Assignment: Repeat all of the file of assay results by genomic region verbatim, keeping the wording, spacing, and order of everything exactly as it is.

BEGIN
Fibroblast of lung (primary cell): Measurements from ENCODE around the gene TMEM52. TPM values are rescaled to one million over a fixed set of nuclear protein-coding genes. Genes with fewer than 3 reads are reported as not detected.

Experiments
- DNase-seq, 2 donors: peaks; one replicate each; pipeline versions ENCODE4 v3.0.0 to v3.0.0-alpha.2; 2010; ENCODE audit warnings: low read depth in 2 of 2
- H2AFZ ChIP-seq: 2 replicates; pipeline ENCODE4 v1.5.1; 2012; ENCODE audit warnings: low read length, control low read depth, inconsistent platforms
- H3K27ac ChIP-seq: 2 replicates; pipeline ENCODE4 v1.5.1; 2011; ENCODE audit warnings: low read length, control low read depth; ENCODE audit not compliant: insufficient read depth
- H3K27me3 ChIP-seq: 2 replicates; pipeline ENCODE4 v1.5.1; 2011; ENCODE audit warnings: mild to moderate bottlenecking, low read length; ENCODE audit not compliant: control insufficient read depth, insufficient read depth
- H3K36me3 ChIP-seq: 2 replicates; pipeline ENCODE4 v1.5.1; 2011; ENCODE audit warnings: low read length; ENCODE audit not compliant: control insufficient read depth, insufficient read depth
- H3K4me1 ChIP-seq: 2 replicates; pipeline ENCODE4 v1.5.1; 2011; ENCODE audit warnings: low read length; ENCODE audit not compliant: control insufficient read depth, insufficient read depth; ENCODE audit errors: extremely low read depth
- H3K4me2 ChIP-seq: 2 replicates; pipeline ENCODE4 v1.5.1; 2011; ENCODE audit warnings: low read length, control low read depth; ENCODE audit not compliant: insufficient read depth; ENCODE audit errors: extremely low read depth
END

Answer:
Fibroblast of lung (primary cell): Measurements from ENCODE around the gene TMEM52. TPM values are rescaled to one million over a fixed set of nuclear protein-coding genes. Genes with fewer than 3 reads are reported as not detected.

Experiments
- DNase-seq, 2 donors: peaks; one replicate each; pipeline versions ENCODE4 v3.0.0 to v3.0.0-alpha.2; 2010; ENCODE audit warnings: low read depth in 2 of 2
- H2AFZ ChIP-seq: 2 replicates; pipeline ENCODE4 v1.5.1; 2012; ENCODE audit warnings: low read length, control low read depth, inconsistent platforms
- H3K27ac ChIP-seq: 2 replicates; pipeline ENCODE4 v1.5.1; 2011; ENCODE audit warnings: low read length, control low read depth; ENCODE audit not compliant: insufficient read depth
- H3K27me3 ChIP-seq: 2 replicates; pipeline ENCODE4 v1.5.1; 2011; ENCODE audit warnings: mild to moderate bottlenecking, low read length; ENCODE audit not compliant: control insufficient read depth, insufficient read depth
- H3K36me3 ChIP-seq: 2 replicates; pipeline ENCODE4 v1.5.1; 2011; ENCODE audit warnings: low read length; ENCODE audit not compliant: control insufficient read depth, insufficient read depth
- H3K4me1 ChIP-seq: 2 replicates; pipeline ENCODE4 v1.5.1; 2011; ENCODE audit warnings: low read length; ENCODE audit not compliant: control insufficient read depth, insufficient read depth; ENCODE audit errors: extremely low read depth
- H3K4me2 ChIP-seq: 2 replicates; pipeline ENCODE4 v1.5.1; 2011; ENCODE audit warnings: low read length, control low read depth; ENCODE audit not compliant: insufficient read depth; ENCODE audit errors: extremely low read depth